“I was 6 and Didi was 12 when I found out she has Down Syndrome.”

‘’ I was 6 and Didi was 12 when I found out she has Down Syndrome. I’d often wonder why she got all the attention even though I was younger until Maa explained everything. Maa was a special needs educator herself, so she taught Didi everything. Didi would help us with homework, take us out to eat and even read us bedtime stories.

Some days, after school when I’d get complaints from my teacher, I’d tell Didi to somehow save me from Maa and Baba’s scolding. I’d say, ‘Didi main chota hu, bacha lo na please!’ That excuse would always melt Didi and she somehow never let me get into trouble. She’d talk to them and make excuses for me. If I ever got into fights with kids in the neighbourhood, Didi would say, ‘Arindam ne kuch nahi kiya.’

I was quite protective of Didi myself– sometimes our cousins would make fun of her and take her toys away. Then I’d say, ‘Mere se maar khaoge agar Didi ko tang kiya,’ and make them give the toys back. Sometimes while travelling in trains, people refused to give up their seat for Didi, even after they were told that she couldn’t stand for long– I’d explain until they gave in. I attended all her dance performances, sports events and special needs classes. We’re thick as thieves.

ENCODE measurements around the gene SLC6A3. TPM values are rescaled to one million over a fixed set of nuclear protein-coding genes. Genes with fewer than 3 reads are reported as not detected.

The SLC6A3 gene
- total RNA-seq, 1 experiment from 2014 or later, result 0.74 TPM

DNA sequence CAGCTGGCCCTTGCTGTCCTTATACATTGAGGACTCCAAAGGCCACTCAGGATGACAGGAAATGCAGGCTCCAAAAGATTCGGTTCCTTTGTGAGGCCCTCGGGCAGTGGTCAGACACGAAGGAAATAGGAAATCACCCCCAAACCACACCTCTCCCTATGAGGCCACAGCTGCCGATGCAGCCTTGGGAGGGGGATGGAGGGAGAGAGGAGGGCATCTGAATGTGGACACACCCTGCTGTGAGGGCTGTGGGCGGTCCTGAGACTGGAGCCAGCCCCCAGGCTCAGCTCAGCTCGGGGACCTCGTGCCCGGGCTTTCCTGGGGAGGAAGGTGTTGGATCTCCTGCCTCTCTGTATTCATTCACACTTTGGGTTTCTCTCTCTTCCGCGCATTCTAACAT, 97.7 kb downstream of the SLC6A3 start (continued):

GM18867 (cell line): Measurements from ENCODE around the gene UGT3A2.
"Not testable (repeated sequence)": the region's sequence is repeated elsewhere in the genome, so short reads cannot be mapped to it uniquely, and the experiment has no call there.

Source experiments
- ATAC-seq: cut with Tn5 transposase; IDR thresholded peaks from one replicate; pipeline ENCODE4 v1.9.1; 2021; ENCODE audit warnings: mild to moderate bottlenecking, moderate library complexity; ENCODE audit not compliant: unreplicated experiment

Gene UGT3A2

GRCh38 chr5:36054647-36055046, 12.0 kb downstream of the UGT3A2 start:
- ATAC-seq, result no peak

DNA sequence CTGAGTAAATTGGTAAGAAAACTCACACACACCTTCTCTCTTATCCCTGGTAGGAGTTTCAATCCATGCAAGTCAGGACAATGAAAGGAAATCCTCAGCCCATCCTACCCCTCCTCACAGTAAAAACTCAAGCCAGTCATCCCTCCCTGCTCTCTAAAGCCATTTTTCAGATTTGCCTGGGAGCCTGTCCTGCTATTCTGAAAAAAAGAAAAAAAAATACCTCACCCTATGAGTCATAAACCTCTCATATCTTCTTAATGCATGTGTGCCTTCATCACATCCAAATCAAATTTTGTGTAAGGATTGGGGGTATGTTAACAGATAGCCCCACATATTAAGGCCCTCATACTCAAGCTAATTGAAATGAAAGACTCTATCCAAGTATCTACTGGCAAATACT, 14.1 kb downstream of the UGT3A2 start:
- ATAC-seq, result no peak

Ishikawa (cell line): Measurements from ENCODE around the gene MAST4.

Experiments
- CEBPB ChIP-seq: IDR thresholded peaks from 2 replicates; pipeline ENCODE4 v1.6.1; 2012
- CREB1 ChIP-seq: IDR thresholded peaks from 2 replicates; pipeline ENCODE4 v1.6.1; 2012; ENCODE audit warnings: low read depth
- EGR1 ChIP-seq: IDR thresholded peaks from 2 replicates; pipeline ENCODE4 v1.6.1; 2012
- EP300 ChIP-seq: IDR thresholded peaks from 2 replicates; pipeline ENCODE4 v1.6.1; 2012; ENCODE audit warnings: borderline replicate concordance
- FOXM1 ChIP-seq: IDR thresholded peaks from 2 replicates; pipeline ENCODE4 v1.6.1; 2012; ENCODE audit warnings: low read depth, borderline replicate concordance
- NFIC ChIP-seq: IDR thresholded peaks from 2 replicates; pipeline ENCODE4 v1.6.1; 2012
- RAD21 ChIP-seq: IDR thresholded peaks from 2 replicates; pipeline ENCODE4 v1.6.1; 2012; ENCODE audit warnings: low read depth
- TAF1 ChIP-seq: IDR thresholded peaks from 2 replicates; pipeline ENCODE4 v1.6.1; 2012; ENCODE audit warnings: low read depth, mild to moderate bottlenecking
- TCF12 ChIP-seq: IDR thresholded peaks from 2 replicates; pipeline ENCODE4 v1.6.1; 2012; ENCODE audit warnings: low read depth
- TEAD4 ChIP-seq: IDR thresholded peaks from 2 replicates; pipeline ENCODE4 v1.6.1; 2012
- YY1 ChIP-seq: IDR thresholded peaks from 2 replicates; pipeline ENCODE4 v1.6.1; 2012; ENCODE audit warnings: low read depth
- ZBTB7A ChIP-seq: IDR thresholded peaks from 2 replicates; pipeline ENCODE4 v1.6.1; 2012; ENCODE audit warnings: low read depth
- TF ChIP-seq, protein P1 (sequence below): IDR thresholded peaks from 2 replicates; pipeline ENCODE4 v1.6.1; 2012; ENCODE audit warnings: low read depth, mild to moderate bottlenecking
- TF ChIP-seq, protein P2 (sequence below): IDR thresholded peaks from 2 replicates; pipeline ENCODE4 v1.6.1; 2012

And Didi never failed to surprise us. She studied hard and became a special educator teaching assistant at the age of 18. She earned a small amount, but it made her so happy that she could treat us with her earnings. Some days she’d bring home sweets, other days chicken fried rice. Then she’d say, ‘Aaj sab meri taraf se’. Then we’d all rejoice and say, ‘Aaj Didi ki taraf se party!’

Ever since we started working, we’ve spent less time together but that hasn’t changed anything. Till date, when I visit home, Didi gets so excited to discuss shows and even boys with me! No matter how many relatives are around, Didi and I will find time to sit beside each other and talk.

We’ve missed the last 3 Bhaidooj celebrations because I was away for work. Before that, for every Bhaidooj, I was always the first one to get mithai from her. For the 3 years that I was away, she’d call me and cry telling me how she wished I was there, and I’d say, ‘Didi, meri taraf se do mithai khaalo’. This year, we’re together, so I can finally say, ‘Didi, main chota hu...pehle mujhe mithai do!’’

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